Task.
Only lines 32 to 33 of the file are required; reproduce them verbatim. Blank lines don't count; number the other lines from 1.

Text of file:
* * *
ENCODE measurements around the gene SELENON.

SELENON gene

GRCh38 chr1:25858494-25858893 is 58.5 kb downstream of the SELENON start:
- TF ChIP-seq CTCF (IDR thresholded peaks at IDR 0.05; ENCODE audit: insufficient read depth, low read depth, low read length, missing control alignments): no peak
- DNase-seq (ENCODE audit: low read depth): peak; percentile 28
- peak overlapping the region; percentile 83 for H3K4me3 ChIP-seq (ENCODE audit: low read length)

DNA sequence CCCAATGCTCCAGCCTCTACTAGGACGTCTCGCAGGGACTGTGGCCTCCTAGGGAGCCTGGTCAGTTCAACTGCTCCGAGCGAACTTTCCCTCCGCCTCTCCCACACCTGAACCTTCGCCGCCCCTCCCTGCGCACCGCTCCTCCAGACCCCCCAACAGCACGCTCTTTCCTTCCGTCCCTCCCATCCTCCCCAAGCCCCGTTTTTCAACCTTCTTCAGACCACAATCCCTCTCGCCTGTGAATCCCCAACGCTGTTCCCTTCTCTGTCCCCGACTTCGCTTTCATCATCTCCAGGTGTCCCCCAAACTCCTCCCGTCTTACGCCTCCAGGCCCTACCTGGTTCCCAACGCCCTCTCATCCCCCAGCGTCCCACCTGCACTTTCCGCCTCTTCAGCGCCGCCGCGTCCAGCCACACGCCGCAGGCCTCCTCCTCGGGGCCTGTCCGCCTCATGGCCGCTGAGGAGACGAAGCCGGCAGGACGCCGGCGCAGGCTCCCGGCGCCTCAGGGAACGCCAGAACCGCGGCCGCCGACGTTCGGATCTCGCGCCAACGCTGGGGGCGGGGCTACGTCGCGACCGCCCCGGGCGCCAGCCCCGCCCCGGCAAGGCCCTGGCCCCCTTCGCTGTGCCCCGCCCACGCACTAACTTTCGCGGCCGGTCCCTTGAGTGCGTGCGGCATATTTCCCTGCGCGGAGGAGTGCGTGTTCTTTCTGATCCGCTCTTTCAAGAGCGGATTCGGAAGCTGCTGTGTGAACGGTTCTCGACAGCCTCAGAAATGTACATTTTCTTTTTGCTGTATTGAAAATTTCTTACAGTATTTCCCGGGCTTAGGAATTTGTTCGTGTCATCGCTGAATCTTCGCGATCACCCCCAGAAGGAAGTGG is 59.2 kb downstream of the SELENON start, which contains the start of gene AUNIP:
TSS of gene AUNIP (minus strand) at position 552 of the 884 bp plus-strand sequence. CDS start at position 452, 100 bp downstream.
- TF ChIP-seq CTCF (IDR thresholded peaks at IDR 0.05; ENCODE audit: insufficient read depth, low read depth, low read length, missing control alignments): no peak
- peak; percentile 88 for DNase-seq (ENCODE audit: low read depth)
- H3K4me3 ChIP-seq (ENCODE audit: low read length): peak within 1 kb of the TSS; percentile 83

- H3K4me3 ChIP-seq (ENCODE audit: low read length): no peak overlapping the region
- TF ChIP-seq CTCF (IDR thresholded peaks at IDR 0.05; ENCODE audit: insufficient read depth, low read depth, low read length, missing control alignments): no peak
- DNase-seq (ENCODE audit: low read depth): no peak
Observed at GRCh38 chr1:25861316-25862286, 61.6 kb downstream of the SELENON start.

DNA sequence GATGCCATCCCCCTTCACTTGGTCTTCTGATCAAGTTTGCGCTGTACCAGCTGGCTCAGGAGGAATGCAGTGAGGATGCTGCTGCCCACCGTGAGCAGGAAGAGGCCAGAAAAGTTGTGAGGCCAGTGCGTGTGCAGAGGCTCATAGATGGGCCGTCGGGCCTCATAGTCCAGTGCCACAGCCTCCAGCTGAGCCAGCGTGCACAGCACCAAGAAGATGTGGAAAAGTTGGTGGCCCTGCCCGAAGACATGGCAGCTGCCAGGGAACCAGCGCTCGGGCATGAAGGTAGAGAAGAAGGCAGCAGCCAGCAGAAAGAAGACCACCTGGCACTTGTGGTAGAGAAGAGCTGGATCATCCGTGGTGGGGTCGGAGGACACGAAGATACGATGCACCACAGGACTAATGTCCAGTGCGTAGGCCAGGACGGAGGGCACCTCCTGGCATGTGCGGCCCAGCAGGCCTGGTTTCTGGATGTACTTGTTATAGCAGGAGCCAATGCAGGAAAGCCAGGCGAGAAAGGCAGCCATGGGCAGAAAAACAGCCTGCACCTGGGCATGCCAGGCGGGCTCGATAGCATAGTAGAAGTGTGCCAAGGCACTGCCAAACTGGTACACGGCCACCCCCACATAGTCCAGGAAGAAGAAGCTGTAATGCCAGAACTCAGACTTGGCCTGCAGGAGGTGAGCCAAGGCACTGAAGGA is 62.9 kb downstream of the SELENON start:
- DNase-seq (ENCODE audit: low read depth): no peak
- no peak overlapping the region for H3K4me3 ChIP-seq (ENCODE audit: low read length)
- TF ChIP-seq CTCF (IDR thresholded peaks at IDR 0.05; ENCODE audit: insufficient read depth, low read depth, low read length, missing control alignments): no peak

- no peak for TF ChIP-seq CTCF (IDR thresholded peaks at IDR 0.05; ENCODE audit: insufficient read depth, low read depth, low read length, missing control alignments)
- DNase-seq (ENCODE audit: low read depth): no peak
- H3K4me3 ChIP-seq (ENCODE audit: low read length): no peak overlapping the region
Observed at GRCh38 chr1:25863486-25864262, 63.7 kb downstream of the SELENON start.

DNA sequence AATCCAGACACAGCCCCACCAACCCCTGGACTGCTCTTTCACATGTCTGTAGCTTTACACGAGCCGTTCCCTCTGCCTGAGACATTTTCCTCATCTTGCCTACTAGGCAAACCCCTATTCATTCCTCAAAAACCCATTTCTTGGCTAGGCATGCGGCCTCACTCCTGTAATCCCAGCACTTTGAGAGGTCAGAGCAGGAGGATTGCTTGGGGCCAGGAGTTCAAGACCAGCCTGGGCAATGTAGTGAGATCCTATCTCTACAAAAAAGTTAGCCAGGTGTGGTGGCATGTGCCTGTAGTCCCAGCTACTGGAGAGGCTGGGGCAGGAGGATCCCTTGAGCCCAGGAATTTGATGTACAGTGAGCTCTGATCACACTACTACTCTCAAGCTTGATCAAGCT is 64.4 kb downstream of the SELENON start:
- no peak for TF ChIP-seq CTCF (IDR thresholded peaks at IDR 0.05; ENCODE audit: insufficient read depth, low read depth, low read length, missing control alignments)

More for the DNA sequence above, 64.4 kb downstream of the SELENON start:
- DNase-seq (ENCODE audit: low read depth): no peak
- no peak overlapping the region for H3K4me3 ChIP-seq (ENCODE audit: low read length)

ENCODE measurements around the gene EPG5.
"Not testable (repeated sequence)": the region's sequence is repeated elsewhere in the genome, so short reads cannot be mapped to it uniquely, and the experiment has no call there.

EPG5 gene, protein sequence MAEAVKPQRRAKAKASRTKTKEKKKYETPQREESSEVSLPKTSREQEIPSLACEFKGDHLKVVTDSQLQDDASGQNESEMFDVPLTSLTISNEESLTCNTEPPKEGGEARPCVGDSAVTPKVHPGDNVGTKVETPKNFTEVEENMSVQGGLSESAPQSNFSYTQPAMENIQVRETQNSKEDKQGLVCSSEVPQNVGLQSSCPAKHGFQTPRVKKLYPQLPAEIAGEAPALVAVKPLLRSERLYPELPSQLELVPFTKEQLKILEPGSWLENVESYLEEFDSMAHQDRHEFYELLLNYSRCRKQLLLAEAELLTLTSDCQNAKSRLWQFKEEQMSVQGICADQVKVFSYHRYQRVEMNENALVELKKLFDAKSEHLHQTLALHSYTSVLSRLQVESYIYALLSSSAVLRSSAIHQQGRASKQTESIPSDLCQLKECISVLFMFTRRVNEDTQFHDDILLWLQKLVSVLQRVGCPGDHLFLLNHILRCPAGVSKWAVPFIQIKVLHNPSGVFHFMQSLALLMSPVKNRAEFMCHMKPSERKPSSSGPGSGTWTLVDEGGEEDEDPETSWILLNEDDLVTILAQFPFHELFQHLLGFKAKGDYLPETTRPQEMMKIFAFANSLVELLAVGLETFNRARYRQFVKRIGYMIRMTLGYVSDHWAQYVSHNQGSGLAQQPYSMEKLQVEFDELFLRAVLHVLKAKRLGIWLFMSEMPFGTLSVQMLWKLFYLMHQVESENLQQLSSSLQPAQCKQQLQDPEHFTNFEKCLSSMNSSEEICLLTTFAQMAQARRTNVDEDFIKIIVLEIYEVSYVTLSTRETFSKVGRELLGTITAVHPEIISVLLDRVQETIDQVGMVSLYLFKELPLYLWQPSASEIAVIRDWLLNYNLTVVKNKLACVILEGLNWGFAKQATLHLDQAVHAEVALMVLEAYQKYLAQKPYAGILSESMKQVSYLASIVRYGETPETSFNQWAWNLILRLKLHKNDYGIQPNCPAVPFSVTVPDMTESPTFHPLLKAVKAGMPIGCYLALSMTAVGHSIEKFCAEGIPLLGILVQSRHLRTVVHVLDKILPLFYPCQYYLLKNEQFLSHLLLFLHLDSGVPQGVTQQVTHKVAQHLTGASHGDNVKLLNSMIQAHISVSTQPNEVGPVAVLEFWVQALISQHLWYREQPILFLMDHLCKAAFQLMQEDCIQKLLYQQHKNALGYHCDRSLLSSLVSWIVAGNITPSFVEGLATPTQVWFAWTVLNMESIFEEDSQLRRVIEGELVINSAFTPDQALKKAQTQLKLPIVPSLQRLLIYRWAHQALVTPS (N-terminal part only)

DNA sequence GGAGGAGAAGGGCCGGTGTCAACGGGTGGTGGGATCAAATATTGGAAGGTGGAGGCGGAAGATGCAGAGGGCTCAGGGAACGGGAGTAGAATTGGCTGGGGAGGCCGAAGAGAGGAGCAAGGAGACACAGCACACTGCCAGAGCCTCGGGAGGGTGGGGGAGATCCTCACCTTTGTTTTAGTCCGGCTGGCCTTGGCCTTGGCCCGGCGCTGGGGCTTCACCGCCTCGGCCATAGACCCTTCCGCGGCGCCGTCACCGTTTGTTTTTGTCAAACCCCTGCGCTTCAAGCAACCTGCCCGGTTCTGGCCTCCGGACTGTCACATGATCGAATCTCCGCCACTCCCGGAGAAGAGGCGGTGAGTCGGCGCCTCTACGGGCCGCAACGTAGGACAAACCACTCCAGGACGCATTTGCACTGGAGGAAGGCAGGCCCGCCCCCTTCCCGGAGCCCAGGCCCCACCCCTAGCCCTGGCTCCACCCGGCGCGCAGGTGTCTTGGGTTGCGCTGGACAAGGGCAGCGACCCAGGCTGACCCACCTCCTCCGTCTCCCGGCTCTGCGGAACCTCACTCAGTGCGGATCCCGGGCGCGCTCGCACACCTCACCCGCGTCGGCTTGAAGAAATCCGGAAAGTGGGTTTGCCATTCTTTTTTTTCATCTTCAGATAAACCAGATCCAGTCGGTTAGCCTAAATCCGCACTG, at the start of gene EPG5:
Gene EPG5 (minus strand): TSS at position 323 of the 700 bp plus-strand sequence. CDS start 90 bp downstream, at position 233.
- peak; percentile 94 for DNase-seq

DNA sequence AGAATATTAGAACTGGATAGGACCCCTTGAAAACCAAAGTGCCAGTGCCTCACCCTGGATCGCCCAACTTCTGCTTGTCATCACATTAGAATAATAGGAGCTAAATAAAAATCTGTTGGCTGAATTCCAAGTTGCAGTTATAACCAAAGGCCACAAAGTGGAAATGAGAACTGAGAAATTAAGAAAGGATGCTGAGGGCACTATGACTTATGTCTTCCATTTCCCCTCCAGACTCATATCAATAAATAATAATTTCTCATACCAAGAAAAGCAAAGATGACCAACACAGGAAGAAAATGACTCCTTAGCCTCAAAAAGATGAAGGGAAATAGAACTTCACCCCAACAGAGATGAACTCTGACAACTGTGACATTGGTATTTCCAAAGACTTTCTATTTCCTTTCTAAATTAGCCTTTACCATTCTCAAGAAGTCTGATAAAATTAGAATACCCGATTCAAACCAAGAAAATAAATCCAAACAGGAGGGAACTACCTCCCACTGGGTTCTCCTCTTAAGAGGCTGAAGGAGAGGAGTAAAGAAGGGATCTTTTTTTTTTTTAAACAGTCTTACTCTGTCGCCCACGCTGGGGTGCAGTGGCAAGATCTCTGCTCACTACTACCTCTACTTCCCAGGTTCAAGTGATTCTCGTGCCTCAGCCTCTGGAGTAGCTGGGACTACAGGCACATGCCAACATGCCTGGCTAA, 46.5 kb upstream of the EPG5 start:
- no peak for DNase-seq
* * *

DNA sequence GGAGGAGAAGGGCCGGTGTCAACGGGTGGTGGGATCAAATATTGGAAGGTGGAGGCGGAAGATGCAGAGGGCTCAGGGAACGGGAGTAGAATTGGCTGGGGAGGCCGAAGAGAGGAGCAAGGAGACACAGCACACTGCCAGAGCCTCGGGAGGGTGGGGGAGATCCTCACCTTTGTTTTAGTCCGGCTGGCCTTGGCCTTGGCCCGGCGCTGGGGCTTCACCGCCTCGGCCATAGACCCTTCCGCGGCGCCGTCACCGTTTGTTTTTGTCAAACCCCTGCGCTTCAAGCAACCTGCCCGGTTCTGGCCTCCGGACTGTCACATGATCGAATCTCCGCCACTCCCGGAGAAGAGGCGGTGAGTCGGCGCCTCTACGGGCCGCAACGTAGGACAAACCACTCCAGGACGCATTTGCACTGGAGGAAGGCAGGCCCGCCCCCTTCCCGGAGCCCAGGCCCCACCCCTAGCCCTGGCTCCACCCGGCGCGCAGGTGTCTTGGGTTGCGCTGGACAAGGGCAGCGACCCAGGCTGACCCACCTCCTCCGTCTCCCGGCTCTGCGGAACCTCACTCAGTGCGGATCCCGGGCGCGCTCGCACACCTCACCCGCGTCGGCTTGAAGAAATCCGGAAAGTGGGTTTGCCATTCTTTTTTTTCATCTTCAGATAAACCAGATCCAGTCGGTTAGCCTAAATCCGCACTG, at the start of gene EPG5:
Gene EPG5 (minus strand): TSS at position 323 of the 700 bp plus-strand sequence. CDS start 90 bp downstream, at position 233.